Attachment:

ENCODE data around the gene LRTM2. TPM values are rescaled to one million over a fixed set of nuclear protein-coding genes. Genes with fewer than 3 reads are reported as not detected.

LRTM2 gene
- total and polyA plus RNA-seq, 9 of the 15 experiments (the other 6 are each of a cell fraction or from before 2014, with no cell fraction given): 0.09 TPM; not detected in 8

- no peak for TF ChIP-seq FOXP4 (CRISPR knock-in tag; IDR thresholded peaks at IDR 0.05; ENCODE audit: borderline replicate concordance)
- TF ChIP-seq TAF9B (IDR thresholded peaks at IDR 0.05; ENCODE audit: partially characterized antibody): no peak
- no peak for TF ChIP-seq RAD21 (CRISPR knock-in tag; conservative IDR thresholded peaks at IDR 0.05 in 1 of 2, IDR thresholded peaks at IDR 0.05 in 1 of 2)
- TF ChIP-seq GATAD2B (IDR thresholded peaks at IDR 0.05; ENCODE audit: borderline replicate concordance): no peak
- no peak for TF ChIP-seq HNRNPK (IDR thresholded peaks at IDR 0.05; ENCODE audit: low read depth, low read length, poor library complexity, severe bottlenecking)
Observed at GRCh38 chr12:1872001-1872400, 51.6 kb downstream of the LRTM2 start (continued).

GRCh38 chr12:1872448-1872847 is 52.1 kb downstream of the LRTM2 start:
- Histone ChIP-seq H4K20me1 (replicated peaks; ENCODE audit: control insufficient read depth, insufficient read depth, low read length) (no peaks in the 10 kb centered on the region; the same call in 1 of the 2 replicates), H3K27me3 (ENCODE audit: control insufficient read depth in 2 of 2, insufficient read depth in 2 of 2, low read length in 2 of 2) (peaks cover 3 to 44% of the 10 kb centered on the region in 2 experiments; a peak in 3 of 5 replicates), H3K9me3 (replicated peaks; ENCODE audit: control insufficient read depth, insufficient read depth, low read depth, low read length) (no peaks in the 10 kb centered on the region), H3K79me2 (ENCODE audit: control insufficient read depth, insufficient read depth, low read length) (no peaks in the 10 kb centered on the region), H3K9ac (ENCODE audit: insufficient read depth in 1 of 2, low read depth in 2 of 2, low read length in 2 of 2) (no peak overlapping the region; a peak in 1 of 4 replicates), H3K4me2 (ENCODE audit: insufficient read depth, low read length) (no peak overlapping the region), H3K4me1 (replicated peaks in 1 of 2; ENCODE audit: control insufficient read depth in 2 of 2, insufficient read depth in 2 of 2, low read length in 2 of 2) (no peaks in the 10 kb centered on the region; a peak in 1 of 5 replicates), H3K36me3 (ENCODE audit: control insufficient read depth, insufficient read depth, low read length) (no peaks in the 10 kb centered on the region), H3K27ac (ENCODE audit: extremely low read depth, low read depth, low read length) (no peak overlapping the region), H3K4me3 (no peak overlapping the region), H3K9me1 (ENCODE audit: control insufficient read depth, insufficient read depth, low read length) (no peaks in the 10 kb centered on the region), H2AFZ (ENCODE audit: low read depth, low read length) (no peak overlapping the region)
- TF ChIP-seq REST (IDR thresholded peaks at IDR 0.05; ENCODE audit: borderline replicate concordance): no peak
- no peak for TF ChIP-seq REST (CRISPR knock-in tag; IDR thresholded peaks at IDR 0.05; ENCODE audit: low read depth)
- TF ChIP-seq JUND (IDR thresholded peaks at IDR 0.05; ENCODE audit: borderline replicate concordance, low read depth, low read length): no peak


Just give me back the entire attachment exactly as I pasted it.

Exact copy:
ENCODE data around the gene LRTM2. TPM values are rescaled to one million over a fixed set of nuclear protein-coding genes. Genes with fewer than 3 reads are reported as not detected.

LRTM2 gene
- total and polyA plus RNA-seq, 9 of the 15 experiments (the other 6 are each of a cell fraction or from before 2014, with no cell fraction given): 0.09 TPM; not detected in 8

- no peak for TF ChIP-seq FOXP4 (CRISPR knock-in tag; IDR thresholded peaks at IDR 0.05; ENCODE audit: borderline replicate concordance)
- TF ChIP-seq TAF9B (IDR thresholded peaks at IDR 0.05; ENCODE audit: partially characterized antibody): no peak
- no peak for TF ChIP-seq RAD21 (CRISPR knock-in tag; conservative IDR thresholded peaks at IDR 0.05 in 1 of 2, IDR thresholded peaks at IDR 0.05 in 1 of 2)
- TF ChIP-seq GATAD2B (IDR thresholded peaks at IDR 0.05; ENCODE audit: borderline replicate concordance): no peak
- no peak for TF ChIP-seq HNRNPK (IDR thresholded peaks at IDR 0.05; ENCODE audit: low read depth, low read length, poor library complexity, severe bottlenecking)
Observed at GRCh38 chr12:1872001-1872400, 51.6 kb downstream of the LRTM2 start (continued).

GRCh38 chr12:1872448-1872847 is 52.1 kb downstream of the LRTM2 start:
- Histone ChIP-seq H4K20me1 (replicated peaks; ENCODE audit: control insufficient read depth, insufficient read depth, low read length) (no peaks in the 10 kb centered on the region; the same call in 1 of the 2 replicates), H3K27me3 (ENCODE audit: control insufficient read depth in 2 of 2, insufficient read depth in 2 of 2, low read length in 2 of 2) (peaks cover 3 to 44% of the 10 kb centered on the region in 2 experiments; a peak in 3 of 5 replicates), H3K9me3 (replicated peaks; ENCODE audit: control insufficient read depth, insufficient read depth, low read depth, low read length) (no peaks in the 10 kb centered on the region), H3K79me2 (ENCODE audit: control insufficient read depth, insufficient read depth, low read length) (no peaks in the 10 kb centered on the region), H3K9ac (ENCODE audit: insufficient read depth in 1 of 2, low read depth in 2 of 2, low read length in 2 of 2) (no peak overlapping the region; a peak in 1 of 4 replicates), H3K4me2 (ENCODE audit: insufficient read depth, low read length) (no peak overlapping the region), H3K4me1 (replicated peaks in 1 of 2; ENCODE audit: control insufficient read depth in 2 of 2, insufficient read depth in 2 of 2, low read length in 2 of 2) (no peaks in the 10 kb centered on the region; a peak in 1 of 5 replicates), H3K36me3 (ENCODE audit: control insufficient read depth, insufficient read depth, low read length) (no peaks in the 10 kb centered on the region), H3K27ac (ENCODE audit: extremely low read depth, low read depth, low read length) (no peak overlapping the region), H3K4me3 (no peak overlapping the region), H3K9me1 (ENCODE audit: control insufficient read depth, insufficient read depth, low read length) (no peaks in the 10 kb centered on the region), H2AFZ (ENCODE audit: low read depth, low read length) (no peak overlapping the region)
- TF ChIP-seq REST (IDR thresholded peaks at IDR 0.05; ENCODE audit: borderline replicate concordance): no peak
- no peak for TF ChIP-seq REST (CRISPR knock-in tag; IDR thresholded peaks at IDR 0.05; ENCODE audit: low read depth)
- TF ChIP-seq JUND (IDR thresholded peaks at IDR 0.05; ENCODE audit: borderline replicate concordance, low read depth, low read length): no peak